VII. A Continuum of Choices

Step 7. Select intervention technique(s)

A continuum of choices

Deciding whether to focus on a short-term, specific-behavior change or something more permanent requires that you integrate an understanding about how people learn and change into your thinking about what you want to do. There is no one right answer, but a continuum of choices (Figure 2). Outreach or education techniques can be grouped according to where they fit in a continuum of how people learn and change. [Background: Potential environmentally significant behaviors; Background: Best Education Practices]

The continuum diagrams a contrast between a content emphasis and a process emphasis. Learning theory suggests that a process emphasis is more effective than a content emphasis in the long term, but sometimes content is what’s missing.

Another way to look at the continuum is to decide who will be in charge. Will the outreach intervention or its sub-activities be controlled by a leader or managed by participants? Either is appropriate depending on what you need to do, but a learner-centered/ participant-managed approach is more likely to lead to a sustainable change.

To build motivation and skills among your audience, you can also select an intervention technique by considering how it contributes to stages of empowerment. Does it matter if your audience participates in a process and if so at what level – consultative, collaborative, or full responsibility? The more engaged your audience is, the more likely the activity will lead to a sustainable result. Each level of empowerment can address one or more purposes as suggested by the subtopics in the continuum in Figure 2.

Keep in mind that the significance of each category is somewhat flexible. The choice of content could be determined by a participant-managed group, for example. Or the leader in a leader-centered approach could be one of the participants. Before selecting one or more techniques, clarify your outreach goal in terms of its potential impact on your target audience and related individuals. Then use the continuum to check your selection of one or more outreach techniques to consider how they will help achieve your proposed short and long term goals.

The continuum should be used only to help inform the selection of an outreach technique. Information about the audience combined with expert and participant advice serve as the primary foundation for outreach planning.

Figure 2. From informing to transforming: An outreach continuum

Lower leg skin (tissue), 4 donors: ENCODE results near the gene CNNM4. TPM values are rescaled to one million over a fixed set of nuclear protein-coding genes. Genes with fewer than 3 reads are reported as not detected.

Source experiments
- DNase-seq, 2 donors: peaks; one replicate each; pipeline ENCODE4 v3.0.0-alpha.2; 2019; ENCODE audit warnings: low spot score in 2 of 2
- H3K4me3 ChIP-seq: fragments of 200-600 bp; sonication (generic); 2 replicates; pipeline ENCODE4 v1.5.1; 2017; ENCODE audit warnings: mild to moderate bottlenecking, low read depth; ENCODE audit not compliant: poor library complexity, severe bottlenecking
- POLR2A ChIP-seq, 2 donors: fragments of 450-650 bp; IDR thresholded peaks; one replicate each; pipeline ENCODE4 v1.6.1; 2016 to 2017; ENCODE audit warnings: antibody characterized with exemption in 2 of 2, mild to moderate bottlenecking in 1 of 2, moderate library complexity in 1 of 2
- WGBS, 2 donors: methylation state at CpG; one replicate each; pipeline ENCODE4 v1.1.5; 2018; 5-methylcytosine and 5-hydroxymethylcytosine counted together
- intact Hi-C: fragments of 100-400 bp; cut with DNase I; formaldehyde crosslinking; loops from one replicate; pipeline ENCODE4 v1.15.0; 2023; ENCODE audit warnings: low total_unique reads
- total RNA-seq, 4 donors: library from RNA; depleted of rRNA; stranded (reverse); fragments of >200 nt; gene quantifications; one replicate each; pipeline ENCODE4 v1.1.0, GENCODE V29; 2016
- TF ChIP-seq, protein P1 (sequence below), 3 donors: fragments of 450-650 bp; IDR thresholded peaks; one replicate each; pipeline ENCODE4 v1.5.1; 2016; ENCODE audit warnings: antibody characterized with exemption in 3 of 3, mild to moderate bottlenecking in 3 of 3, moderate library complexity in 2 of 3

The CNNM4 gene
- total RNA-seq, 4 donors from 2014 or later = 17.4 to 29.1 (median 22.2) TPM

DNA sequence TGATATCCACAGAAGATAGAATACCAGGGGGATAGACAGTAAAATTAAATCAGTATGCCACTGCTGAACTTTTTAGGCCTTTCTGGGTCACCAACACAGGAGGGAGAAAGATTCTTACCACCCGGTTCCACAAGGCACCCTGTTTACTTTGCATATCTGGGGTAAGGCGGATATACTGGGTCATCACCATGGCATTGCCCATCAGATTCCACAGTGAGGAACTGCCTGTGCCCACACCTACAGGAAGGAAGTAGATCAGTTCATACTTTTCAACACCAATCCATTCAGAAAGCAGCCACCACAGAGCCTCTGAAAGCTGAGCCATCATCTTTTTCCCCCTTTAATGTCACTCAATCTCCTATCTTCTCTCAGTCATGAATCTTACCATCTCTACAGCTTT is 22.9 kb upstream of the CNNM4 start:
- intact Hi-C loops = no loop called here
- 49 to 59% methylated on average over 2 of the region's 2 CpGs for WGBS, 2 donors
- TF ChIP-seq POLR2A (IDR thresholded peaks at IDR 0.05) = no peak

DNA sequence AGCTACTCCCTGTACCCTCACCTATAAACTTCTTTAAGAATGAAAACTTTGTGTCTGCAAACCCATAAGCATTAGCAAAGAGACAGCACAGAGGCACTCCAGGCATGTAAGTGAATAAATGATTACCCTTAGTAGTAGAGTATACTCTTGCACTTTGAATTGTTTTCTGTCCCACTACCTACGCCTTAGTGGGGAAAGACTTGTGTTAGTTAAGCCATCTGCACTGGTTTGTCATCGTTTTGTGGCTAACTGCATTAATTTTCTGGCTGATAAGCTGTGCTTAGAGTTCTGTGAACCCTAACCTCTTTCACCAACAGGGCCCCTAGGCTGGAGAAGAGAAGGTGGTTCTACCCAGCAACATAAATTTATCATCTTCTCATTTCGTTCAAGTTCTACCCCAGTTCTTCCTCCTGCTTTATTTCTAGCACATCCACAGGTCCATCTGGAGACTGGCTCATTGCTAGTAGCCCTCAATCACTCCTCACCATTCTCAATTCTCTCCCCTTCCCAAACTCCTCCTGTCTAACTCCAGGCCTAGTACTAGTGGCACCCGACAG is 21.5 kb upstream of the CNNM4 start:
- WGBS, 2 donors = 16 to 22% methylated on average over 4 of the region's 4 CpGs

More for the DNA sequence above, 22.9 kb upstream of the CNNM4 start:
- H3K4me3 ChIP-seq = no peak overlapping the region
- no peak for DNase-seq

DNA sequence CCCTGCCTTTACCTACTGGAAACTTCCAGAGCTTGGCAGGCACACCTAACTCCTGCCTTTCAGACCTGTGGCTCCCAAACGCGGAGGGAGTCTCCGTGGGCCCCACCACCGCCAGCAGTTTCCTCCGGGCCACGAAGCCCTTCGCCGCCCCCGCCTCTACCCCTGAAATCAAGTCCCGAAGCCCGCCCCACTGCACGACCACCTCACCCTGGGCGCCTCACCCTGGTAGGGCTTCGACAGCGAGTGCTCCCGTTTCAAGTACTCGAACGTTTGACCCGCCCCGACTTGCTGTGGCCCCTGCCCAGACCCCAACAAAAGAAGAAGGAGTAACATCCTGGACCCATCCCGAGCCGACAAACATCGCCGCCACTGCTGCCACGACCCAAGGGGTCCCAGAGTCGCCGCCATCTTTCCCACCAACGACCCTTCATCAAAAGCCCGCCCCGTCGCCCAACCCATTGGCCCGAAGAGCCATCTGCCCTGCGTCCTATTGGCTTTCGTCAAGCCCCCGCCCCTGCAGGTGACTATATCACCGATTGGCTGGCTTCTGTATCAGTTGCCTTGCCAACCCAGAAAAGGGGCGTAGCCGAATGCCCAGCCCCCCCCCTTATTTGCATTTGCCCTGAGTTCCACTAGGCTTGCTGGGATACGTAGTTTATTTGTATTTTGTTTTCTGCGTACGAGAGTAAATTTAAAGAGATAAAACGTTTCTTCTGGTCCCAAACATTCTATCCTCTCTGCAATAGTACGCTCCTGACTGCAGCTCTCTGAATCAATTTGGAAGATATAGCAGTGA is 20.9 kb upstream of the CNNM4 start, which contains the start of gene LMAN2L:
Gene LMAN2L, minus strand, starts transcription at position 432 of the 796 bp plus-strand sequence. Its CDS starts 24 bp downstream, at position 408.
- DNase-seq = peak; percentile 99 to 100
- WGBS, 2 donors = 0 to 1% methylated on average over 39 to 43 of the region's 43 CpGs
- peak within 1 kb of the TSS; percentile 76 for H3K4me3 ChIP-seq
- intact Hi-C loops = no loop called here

Leader-centered/Researcher managed

Learner-centered/Participant managed

  • leader/researcher active
  • leader/researcher facilitates
  • learner/participant passive
  • learner/participant active

Content emphasis

Process emphasis



Consultative role

Collaborative role

Citizen power





  • Manages initiative
  • Builds understanding
  • Delegate power
  • Manage initiative
  • Conveys information
  • Consults
  • Support a partnership
  • Engage in problem-solving
  • Communicates
  • Facilitate skill practice and application by participants



Agents of diffusion (e.g. trade associations)


Information delivery (by mail, media, brochures, lecture, etc.)

Market forces response

Product label information

Prompts (e.g. point of purchase information)


Teaching techniques: exposition

Audience assessment


Delphi method


Focus groups

Interactive communication


Leadership training



Social marketing communication campaign


Teaching techniques: discussion

Teaching techniques: demonstrations




Certificate of Accomplishment


Facilitation for individual learning

Facilitation for group planning

Gathering data


Monitoring data

Participatory rural appraisal techniques:

  • group dynamics
  • sampling
  • interviewing
  • visualization

Teaching techniques: guided discovery

Participatory action research

Peer to peer communication

Service projects

Strategic planning

Teaching techniques: inquiry

NEXT: Monitor and evaluate

Back to Step 7

References for the continuum:

Figure 2, the Outreach Continuum, was developed by referencing several resources including:

The National Extension Water Outreach Web site:

Arnstein, S. R. 1969. A ladder of citizen participation. JAIP 35:4, pp 216-224.

Gonsalves, J., T. Becker, A. Braun, D. Campilan, H. De Chavez, E. Fajber, M. Kapiriri, J. Rivaca-Caminade & R. Vernooy (Eds). 2005. Participatory Research and Development for Sustainable Agriculture and Natural Resource Management: A Sourcebook. Volume 1: Understanding Participatory Research and Development. International Potato Center-Users’ Perspectives With Agricultural Research and Development, Laguna, Philippines and International Development Research Centre, Ottawa, Canada.

Monroe, M., E. Andrews, K. Biedenweg. 2007. A Framework for Environmental Education Strategies. Applied Environmental Education and Communication.